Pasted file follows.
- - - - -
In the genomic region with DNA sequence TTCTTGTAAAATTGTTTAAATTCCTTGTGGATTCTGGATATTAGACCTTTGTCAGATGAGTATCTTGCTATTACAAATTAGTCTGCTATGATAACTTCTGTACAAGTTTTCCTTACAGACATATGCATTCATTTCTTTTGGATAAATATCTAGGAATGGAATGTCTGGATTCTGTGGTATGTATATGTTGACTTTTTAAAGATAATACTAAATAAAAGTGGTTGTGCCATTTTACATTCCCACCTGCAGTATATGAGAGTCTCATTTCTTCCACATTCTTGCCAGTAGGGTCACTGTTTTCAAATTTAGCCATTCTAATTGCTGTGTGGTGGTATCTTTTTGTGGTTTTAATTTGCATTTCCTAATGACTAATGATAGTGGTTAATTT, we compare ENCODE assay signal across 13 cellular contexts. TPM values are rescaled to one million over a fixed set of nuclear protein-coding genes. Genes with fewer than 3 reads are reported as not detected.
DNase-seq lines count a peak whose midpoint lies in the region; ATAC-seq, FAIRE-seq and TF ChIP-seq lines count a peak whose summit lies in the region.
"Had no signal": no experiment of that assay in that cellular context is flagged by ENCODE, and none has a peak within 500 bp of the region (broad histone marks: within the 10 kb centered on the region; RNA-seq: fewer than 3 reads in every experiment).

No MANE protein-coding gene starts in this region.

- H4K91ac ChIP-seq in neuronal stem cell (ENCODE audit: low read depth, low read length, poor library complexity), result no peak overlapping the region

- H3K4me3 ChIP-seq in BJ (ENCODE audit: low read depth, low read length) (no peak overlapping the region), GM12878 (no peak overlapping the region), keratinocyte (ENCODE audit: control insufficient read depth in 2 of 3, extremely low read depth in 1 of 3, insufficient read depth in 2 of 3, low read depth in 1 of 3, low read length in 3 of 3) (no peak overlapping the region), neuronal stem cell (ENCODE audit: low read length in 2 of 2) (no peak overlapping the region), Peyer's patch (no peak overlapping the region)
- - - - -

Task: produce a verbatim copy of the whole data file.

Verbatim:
In the genomic region with DNA sequence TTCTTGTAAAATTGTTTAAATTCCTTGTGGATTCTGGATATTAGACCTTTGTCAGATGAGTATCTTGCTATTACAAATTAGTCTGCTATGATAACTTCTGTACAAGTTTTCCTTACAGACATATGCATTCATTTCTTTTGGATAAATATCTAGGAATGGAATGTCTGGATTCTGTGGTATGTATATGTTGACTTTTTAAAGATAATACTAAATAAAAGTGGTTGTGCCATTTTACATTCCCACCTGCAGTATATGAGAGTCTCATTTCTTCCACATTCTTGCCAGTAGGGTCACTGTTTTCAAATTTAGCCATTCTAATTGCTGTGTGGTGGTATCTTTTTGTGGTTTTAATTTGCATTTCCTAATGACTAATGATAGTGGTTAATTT, we compare ENCODE assay signal across 13 cellular contexts. TPM values are rescaled to one million over a fixed set of nuclear protein-coding genes. Genes with fewer than 3 reads are reported as not detected.
DNase-seq lines count a peak whose midpoint lies in the region; ATAC-seq, FAIRE-seq and TF ChIP-seq lines count a peak whose summit lies in the region.
"Had no signal": no experiment of that assay in that cellular context is flagged by ENCODE, and none has a peak within 500 bp of the region (broad histone marks: within the 10 kb centered on the region; RNA-seq: fewer than 3 reads in every experiment).

No MANE protein-coding gene starts in this region.

- H4K91ac ChIP-seq in neuronal stem cell (ENCODE audit: low read depth, low read length, poor library complexity), result no peak overlapping the region

- H3K4me3 ChIP-seq in BJ (ENCODE audit: low read depth, low read length) (no peak overlapping the region), GM12878 (no peak overlapping the region), keratinocyte (ENCODE audit: control insufficient read depth in 2 of 3, extremely low read depth in 1 of 3, insufficient read depth in 2 of 3, low read depth in 1 of 3, low read length in 3 of 3) (no peak overlapping the region), neuronal stem cell (ENCODE audit: low read length in 2 of 2) (no peak overlapping the region), Peyer's patch (no peak overlapping the region)